I spent a day in Florence once—and thought it was enough. But, after reading The Girl in the Glass by Susan Meissner, I’d like to go back—for about a month—with Meissner as my tour guide! Her book does exactly what her main character, a travel book editor, hopes a potential author’s book will do: it makes you feel you’ve been there if you haven’t and long to go back if you have—with a whole new appreciation for all that is there.
As in Meissner’s other recent works, this book gives the reader two stories in one, alternating between a contemporary story and a fictionalized account of an historical character, in this case Francesca Eleonora (Nora) Orsini, granddaughter of Cosimo I de Medici. Nora's story is of her tragic childhood in Florence during the Renaissance. The contemporary story is shared by two women, Meg Pomeroy and Sophia Borelli, whose lives intersect in Florence and have much in common with Nora of the Renaissance. Together, Meg and Sophia must learn, as Nora did, the true meaning of renaissance.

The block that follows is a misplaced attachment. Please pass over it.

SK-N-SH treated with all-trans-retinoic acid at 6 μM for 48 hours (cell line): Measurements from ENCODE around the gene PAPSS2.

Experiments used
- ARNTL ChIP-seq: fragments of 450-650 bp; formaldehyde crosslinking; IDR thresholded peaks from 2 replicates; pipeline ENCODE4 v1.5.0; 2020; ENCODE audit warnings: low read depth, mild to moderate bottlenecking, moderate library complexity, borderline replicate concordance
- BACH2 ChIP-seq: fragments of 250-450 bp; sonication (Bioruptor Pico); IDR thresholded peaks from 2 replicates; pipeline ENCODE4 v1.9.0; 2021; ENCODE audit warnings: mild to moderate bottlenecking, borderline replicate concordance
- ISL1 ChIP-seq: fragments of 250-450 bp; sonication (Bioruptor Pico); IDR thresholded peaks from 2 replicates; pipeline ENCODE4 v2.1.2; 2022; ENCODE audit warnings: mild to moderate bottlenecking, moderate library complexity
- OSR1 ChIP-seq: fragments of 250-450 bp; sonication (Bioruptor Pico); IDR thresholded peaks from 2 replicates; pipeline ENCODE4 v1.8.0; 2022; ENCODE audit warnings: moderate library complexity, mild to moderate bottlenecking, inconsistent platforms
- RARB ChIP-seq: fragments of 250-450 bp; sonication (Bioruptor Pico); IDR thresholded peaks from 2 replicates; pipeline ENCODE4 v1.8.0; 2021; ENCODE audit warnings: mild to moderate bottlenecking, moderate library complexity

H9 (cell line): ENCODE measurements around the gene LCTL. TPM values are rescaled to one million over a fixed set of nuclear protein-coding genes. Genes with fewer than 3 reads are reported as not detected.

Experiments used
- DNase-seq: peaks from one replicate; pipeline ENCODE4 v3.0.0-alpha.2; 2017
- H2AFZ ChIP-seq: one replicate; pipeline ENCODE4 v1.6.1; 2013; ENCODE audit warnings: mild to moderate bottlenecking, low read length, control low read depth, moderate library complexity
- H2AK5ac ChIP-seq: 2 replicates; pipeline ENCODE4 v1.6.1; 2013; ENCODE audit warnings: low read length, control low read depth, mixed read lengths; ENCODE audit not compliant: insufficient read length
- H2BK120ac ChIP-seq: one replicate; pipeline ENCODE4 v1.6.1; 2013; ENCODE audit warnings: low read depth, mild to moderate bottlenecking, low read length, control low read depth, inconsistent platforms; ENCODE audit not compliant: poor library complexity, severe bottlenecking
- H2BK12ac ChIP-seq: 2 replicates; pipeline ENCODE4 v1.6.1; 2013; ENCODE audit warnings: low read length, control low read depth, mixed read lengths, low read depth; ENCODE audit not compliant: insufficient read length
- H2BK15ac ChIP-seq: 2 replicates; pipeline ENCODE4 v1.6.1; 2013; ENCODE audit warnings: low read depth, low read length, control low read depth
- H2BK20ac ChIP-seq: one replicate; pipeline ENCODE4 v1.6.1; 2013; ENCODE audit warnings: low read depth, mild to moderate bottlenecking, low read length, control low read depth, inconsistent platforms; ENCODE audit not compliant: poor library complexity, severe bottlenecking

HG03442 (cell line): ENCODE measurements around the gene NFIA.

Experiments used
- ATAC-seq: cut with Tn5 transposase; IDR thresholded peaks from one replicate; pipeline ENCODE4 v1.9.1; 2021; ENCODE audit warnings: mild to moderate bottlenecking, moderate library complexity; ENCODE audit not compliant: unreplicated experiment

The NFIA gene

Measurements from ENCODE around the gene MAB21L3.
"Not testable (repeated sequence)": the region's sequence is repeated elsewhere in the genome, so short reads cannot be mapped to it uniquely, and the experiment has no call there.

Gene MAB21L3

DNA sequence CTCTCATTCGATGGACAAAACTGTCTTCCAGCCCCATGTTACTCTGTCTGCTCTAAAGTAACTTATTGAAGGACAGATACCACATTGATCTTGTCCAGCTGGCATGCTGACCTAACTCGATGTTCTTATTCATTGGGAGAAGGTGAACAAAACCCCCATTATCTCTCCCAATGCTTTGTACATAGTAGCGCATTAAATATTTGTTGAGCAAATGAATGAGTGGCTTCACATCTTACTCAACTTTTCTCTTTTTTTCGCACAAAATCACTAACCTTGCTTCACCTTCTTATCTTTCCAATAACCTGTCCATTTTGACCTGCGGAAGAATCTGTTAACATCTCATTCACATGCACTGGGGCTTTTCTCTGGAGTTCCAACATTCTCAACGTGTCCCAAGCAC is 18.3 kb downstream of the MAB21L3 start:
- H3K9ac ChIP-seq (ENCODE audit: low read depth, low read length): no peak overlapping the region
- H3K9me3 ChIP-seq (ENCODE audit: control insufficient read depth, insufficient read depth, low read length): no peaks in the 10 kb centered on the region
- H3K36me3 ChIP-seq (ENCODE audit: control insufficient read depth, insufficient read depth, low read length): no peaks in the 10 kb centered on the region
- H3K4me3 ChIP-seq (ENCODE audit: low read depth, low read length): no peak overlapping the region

I was totally drawn into the stories in this book and thought they all ended perfectly. Not only will this book appeal to those who enjoy great novels, but also to art enthusiasts, travelers, and those with an interest in the human mind. I thank Waterbrook Multnomah Publishers for sending a complimentary copy for this honest review.